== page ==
Carl Bernstein: We've Got the Hillary of '92 Back

Carl Bernstein
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Plummy with his trademark bravado and bonhomie, Carl Bernstein took the stage at the packed 92nd Street Y last night to talk about A Woman in Charge, his bestselling, closely observed Hillary bio. "The theme of the fear of humiliation runs through her life," he told the crowd, explaining that that's why she resisted investigations into Whitewater, for example, and never told her closest law colleagues in Arkansas that she failed the D.C. bar exam. What's more, he said, her current campaign has found both her and Bill slipping back into their old, unpalatable take-no-prisoners mode, rather than that more supple, negotiation-friendly Hillary that bloomed like a quiet flower in the Senate. "We're seeing a real devolution back to the Hillary Clinton of the '92 campaign," he said. "She's shown a lot of her worst."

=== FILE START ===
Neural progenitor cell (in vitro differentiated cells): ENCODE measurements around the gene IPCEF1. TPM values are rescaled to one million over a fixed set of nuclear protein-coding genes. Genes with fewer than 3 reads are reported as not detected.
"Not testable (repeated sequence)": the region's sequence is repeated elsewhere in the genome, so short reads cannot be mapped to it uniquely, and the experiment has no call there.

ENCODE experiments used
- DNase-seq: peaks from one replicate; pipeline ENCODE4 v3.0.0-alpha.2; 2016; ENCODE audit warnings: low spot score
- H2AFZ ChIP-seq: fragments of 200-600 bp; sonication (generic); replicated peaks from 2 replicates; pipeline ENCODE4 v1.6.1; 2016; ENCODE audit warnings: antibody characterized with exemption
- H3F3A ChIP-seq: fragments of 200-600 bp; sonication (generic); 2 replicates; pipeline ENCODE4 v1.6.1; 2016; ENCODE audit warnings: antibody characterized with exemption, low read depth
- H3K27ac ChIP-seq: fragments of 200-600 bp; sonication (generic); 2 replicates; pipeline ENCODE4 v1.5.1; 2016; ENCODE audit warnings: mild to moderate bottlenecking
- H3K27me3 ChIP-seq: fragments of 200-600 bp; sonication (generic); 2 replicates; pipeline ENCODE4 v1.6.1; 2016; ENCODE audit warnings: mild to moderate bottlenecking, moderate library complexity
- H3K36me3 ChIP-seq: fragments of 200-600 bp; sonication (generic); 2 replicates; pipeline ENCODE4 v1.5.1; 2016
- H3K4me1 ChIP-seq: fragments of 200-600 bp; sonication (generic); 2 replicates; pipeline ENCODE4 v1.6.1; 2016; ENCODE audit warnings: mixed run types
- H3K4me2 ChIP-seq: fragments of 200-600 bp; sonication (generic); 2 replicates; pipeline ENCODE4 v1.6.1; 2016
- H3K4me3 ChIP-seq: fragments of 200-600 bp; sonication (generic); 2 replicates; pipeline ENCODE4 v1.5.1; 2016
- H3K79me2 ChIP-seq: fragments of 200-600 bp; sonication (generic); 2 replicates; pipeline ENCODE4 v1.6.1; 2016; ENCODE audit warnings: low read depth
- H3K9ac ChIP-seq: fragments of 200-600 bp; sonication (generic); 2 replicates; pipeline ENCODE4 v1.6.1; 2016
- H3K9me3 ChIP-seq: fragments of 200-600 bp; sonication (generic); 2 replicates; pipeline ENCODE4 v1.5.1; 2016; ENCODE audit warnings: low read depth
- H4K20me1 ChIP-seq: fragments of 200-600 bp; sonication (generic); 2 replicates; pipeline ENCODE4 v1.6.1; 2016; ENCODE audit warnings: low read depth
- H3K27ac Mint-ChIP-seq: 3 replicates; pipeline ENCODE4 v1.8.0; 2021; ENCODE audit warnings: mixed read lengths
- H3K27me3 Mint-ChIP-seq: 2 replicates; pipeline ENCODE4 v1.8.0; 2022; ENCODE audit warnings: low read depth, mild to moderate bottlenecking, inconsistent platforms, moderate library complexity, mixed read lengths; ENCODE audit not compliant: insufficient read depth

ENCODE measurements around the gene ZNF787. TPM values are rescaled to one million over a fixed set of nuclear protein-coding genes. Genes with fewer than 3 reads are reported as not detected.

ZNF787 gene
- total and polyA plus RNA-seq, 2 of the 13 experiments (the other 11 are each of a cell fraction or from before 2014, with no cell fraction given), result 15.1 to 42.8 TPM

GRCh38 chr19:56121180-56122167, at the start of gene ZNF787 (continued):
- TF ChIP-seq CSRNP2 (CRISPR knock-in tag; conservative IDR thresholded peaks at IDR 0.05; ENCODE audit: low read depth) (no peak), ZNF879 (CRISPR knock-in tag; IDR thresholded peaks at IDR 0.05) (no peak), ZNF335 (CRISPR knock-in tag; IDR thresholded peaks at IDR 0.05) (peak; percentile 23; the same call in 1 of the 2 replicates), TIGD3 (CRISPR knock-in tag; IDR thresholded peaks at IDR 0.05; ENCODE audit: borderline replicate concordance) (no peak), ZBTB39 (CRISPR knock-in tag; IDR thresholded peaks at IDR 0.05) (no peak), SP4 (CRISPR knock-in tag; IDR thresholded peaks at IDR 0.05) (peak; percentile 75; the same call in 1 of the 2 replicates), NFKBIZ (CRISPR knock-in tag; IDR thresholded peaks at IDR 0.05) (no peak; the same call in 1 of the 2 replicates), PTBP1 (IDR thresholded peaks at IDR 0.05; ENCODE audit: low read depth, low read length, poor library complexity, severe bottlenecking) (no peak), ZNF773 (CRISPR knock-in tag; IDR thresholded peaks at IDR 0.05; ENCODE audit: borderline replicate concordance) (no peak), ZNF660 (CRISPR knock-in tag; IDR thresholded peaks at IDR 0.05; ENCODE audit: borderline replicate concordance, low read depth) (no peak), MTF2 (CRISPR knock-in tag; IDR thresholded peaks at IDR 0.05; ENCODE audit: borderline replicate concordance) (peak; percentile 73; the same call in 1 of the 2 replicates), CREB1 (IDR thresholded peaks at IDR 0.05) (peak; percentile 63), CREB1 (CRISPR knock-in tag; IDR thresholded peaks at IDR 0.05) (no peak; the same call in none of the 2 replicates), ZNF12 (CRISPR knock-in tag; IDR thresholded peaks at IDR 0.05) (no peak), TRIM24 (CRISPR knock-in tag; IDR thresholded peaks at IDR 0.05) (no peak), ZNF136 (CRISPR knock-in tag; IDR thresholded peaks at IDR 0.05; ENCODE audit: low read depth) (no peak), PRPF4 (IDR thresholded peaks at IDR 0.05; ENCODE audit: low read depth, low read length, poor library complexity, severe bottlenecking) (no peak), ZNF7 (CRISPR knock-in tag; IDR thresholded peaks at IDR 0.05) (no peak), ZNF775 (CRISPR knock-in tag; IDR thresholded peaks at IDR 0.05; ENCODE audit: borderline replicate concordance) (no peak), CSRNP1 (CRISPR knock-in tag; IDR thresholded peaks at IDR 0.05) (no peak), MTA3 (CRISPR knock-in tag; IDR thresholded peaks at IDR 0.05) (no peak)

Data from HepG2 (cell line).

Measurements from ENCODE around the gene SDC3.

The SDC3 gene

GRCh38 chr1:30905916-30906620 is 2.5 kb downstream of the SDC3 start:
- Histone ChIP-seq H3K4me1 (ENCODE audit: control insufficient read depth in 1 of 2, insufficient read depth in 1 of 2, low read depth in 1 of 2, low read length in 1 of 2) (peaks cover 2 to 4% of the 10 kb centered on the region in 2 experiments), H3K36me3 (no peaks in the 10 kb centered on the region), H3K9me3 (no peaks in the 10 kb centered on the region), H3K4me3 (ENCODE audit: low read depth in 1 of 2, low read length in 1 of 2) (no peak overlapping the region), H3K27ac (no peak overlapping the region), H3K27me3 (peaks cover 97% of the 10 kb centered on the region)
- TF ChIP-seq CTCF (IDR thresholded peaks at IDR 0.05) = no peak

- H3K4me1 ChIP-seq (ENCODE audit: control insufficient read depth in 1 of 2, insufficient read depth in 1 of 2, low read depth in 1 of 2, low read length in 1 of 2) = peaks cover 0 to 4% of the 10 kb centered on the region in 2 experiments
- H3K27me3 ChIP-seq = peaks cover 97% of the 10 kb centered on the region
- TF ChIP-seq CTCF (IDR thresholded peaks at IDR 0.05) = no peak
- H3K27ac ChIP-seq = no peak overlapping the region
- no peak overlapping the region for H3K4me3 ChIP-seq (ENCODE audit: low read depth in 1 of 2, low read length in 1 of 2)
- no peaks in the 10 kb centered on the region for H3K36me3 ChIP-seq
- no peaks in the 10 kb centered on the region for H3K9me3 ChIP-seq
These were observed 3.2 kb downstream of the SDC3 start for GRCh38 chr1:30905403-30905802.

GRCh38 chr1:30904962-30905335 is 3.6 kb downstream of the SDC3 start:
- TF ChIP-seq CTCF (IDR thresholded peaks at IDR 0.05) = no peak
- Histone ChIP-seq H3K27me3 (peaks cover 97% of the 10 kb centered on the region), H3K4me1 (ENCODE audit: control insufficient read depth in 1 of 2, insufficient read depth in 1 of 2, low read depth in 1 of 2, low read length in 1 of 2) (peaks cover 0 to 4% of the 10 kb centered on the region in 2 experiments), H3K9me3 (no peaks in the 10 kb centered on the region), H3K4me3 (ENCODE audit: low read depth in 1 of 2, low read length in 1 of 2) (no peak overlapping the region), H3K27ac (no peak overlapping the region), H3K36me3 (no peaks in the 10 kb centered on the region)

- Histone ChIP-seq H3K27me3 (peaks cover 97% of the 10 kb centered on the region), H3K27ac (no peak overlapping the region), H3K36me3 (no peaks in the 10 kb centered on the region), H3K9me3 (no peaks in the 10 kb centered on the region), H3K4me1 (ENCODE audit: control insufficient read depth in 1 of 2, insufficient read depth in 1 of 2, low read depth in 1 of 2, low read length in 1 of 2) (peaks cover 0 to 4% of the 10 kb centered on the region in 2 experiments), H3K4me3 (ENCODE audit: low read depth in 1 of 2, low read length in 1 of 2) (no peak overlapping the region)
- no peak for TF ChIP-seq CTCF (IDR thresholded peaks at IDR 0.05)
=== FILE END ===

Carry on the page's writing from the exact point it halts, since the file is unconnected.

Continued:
But he noted that many '92 operatives ultimately credited her steely choices with winning Bill the election. (Not to mention that the same harsh determination essentially saved free legal services for the D.C. poor in her early lawyer days.) This small defense was not enough to assuage a vocal pro-Hillary crowd, though; Bernstein received several angry questions and catcalls. Later, he admitted to NY1's Bud Mishkin, the evening's moderator, that he was dazed by the beating from the crowd. "There's an unwillingness among supporters of Hillary to really look into and read beyond what you think you really know," he chided.

After his remarks, we asked Bernstein whether he ever dreamed about Hillary. "I have not, to my waking knowledge," he said. When we asked whether he had talked to HRC since the book came out, he said he ran into her at a dinner in Iowa that she, Obama, and Biden were speaking at. "She said, 'Oh, Carl!' and put her arm around me," Bernstein explained. "I said, 'I'm your advance man. Hill, we really ought to talk.' She said, ''You're right — in Washington or New York. I'll call you.'" So far, it appeared, the call hadn't come. —Tim Murphy

May we recommend the 2008 Electopedia, a guide to New York presidential candidates Hillary Clinton and Rudy Giuliani, from Best Speech to Hairstyle.